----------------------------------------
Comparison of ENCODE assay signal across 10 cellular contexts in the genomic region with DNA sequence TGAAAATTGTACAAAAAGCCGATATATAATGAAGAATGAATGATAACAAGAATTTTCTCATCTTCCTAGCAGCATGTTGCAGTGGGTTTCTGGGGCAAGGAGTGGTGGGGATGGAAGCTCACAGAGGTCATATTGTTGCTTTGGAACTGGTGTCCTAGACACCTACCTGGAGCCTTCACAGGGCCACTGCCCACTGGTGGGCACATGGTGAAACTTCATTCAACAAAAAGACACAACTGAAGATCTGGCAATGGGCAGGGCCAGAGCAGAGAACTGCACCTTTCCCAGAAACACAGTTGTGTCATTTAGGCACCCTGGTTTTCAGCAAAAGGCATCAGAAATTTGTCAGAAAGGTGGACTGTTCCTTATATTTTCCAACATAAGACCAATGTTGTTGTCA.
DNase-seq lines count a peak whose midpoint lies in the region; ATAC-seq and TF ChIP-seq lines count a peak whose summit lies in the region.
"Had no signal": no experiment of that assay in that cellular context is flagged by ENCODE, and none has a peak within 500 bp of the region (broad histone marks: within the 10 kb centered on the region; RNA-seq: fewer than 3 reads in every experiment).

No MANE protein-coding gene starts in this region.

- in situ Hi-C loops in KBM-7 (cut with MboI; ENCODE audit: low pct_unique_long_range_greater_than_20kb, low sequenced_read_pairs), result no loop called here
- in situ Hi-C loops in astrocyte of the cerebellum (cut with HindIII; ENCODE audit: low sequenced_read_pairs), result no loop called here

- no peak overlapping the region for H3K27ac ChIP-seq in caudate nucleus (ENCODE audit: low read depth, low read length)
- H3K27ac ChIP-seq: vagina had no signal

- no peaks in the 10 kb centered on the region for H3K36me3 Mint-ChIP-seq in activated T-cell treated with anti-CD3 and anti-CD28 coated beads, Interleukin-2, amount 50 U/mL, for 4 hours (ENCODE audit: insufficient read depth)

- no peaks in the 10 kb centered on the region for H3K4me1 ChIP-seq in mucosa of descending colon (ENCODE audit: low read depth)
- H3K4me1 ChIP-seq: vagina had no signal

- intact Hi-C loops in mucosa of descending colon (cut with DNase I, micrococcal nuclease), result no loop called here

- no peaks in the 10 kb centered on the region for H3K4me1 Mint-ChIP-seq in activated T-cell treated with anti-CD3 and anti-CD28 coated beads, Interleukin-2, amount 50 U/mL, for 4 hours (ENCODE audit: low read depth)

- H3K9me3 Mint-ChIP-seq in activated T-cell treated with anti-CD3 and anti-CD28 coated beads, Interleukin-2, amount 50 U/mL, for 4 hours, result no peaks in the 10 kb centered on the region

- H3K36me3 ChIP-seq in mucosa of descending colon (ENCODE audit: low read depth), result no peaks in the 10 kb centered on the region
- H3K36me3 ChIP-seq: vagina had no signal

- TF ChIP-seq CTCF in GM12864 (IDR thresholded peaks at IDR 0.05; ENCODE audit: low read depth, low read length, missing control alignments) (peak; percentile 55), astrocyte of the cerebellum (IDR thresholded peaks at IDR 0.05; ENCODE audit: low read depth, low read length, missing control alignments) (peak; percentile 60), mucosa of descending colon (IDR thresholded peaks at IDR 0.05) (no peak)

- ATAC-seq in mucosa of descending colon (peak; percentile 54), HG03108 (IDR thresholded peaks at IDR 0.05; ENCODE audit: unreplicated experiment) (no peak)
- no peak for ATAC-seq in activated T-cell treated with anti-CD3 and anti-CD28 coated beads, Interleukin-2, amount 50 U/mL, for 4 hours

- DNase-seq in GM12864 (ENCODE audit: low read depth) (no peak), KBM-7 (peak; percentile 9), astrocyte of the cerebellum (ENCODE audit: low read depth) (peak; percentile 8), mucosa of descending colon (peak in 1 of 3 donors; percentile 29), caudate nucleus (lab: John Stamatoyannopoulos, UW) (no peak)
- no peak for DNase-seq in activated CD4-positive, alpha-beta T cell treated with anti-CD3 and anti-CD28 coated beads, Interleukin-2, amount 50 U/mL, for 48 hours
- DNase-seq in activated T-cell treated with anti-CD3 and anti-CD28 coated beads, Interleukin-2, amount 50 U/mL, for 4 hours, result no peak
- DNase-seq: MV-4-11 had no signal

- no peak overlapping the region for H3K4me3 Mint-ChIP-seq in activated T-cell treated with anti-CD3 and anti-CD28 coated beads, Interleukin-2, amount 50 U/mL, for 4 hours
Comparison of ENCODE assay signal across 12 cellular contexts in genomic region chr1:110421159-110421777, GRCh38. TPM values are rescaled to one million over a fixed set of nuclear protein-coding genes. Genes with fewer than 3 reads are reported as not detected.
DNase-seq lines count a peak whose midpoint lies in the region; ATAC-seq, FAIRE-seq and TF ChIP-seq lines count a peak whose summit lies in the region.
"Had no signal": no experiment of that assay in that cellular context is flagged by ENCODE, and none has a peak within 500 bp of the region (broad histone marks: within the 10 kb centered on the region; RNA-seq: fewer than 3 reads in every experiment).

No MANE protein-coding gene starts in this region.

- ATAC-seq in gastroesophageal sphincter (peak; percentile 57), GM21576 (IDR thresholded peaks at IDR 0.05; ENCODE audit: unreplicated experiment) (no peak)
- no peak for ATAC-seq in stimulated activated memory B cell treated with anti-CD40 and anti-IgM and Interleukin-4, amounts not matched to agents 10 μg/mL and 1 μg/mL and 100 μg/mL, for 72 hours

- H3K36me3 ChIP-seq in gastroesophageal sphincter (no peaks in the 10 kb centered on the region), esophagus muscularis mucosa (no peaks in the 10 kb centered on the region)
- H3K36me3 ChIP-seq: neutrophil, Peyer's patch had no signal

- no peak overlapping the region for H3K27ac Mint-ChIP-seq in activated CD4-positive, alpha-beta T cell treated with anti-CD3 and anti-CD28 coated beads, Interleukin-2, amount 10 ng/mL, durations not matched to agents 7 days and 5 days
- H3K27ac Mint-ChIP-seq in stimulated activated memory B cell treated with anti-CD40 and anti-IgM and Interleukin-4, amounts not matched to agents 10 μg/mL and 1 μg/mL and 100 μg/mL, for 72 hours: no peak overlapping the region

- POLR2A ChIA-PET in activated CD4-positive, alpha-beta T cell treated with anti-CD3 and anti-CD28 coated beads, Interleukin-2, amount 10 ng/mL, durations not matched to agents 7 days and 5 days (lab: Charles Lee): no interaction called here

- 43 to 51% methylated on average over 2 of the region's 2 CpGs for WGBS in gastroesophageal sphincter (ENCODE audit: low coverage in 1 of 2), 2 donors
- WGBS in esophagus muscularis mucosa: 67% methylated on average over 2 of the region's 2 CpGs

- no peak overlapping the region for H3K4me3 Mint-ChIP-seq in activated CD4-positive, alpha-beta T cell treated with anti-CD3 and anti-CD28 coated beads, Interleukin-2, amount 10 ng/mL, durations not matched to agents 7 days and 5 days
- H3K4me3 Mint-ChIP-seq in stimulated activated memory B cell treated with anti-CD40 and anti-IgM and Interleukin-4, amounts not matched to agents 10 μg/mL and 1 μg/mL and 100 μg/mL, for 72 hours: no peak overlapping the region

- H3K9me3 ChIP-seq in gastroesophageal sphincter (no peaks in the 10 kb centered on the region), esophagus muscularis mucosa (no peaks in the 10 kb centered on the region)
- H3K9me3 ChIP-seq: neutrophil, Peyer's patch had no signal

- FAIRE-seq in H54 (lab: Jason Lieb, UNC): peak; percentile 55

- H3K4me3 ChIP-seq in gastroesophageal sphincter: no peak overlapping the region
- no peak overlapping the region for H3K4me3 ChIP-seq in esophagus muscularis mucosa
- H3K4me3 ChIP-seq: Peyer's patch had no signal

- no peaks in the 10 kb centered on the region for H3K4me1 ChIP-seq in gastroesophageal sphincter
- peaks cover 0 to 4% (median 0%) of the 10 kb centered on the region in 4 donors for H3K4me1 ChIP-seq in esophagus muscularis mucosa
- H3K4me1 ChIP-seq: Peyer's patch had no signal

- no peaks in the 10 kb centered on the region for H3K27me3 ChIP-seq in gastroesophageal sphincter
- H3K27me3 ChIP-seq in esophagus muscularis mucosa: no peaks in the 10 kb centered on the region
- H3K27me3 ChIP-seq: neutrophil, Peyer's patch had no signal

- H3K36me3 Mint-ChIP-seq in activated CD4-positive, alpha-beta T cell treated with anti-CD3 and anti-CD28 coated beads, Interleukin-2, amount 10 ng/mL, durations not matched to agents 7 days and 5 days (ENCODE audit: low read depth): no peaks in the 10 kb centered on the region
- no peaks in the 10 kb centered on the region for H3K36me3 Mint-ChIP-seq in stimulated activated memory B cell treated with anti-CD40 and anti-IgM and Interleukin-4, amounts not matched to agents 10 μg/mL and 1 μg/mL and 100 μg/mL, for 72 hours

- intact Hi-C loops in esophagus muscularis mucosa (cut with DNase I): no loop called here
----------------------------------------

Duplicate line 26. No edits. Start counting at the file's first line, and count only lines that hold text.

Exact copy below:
DNase-seq lines count a peak whose midpoint lies in the region; ATAC-seq, FAIRE-seq and TF ChIP-seq lines count a peak whose summit lies in the region.